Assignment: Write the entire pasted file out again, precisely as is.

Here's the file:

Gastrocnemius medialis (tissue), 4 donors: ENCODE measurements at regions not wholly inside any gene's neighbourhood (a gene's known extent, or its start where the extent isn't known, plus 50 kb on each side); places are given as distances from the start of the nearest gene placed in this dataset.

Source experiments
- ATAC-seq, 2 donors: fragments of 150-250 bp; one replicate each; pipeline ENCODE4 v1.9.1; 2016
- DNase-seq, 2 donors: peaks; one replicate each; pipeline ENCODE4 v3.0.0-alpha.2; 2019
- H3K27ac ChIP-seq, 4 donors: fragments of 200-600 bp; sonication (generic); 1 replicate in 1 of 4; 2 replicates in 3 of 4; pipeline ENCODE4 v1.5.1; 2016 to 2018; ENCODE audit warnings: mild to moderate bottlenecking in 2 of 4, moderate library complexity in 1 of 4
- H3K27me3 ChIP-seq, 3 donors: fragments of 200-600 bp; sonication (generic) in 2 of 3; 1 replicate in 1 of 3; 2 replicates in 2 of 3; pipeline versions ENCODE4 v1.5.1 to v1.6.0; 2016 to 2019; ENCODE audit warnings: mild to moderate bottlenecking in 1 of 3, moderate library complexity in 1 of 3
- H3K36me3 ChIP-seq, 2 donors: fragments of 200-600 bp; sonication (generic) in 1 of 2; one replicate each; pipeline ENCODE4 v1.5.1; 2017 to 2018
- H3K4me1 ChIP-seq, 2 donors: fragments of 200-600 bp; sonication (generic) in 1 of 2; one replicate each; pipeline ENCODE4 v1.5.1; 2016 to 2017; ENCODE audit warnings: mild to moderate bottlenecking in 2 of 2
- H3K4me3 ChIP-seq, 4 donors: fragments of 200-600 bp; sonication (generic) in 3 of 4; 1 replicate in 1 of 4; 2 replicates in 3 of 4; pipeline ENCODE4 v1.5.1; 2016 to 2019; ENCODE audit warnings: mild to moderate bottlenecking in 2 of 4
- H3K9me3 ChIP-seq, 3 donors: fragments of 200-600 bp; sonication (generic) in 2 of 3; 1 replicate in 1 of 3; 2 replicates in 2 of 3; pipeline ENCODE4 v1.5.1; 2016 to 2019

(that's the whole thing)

Gastrocnemius medialis (tissue), 4 donors: ENCODE measurements at regions not wholly inside any gene's neighbourhood (a gene's known extent, or its start where the extent isn't known, plus 50 kb on each side); places are given as distances from the start of the nearest gene placed in this dataset.

Source experiments
- ATAC-seq, 2 donors: fragments of 150-250 bp; one replicate each; pipeline ENCODE4 v1.9.1; 2016
- DNase-seq, 2 donors: peaks; one replicate each; pipeline ENCODE4 v3.0.0-alpha.2; 2019
- H3K27ac ChIP-seq, 4 donors: fragments of 200-600 bp; sonication (generic); 1 replicate in 1 of 4; 2 replicates in 3 of 4; pipeline ENCODE4 v1.5.1; 2016 to 2018; ENCODE audit warnings: mild to moderate bottlenecking in 2 of 4, moderate library complexity in 1 of 4
- H3K27me3 ChIP-seq, 3 donors: fragments of 200-600 bp; sonication (generic) in 2 of 3; 1 replicate in 1 of 3; 2 replicates in 2 of 3; pipeline versions ENCODE4 v1.5.1 to v1.6.0; 2016 to 2019; ENCODE audit warnings: mild to moderate bottlenecking in 1 of 3, moderate library complexity in 1 of 3
- H3K36me3 ChIP-seq, 2 donors: fragments of 200-600 bp; sonication (generic) in 1 of 2; one replicate each; pipeline ENCODE4 v1.5.1; 2017 to 2018
- H3K4me1 ChIP-seq, 2 donors: fragments of 200-600 bp; sonication (generic) in 1 of 2; one replicate each; pipeline ENCODE4 v1.5.1; 2016 to 2017; ENCODE audit warnings: mild to moderate bottlenecking in 2 of 2
- H3K4me3 ChIP-seq, 4 donors: fragments of 200-600 bp; sonication (generic) in 3 of 4; 1 replicate in 1 of 4; 2 replicates in 3 of 4; pipeline ENCODE4 v1.5.1; 2016 to 2019; ENCODE audit warnings: mild to moderate bottlenecking in 2 of 4
- H3K9me3 ChIP-seq, 3 donors: fragments of 200-600 bp; sonication (generic) in 2 of 3; 1 replicate in 1 of 3; 2 replicates in 2 of 3; pipeline ENCODE4 v1.5.1; 2016 to 2019